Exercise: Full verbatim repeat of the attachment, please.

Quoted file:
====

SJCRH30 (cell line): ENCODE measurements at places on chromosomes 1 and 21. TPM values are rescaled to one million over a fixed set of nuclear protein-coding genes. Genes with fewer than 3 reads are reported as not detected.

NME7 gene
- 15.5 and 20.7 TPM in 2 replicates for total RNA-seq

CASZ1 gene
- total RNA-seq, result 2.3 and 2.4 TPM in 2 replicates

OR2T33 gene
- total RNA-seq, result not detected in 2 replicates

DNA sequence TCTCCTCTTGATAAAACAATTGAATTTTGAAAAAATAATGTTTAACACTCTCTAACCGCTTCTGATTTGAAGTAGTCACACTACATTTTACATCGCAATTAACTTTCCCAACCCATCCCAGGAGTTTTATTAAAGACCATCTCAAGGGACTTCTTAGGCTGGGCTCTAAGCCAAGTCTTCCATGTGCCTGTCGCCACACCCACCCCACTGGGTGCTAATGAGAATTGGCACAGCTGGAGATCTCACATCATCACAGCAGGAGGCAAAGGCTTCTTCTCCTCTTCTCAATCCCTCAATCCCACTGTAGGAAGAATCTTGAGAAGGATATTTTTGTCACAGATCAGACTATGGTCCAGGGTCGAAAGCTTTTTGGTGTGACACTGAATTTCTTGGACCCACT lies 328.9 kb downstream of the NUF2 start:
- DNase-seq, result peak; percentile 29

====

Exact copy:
SJCRH30 (cell line): ENCODE measurements at places on chromosomes 1 and 21. TPM values are rescaled to one million over a fixed set of nuclear protein-coding genes. Genes with fewer than 3 reads are reported as not detected.

NME7 gene
- 15.5 and 20.7 TPM in 2 replicates for total RNA-seq

CASZ1 gene
- total RNA-seq, result 2.3 and 2.4 TPM in 2 replicates

OR2T33 gene
- total RNA-seq, result not detected in 2 replicates

DNA sequence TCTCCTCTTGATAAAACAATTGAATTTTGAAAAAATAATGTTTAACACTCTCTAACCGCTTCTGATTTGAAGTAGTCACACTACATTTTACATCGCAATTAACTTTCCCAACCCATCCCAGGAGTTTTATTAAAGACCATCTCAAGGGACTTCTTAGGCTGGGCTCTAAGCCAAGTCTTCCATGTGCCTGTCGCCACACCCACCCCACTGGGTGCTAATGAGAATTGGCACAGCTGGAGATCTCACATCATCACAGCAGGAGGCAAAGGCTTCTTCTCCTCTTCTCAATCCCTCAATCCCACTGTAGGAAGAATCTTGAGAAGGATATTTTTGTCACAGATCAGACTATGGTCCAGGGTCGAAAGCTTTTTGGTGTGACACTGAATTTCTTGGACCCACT lies 328.9 kb downstream of the NUF2 start:
- DNase-seq, result peak; percentile 29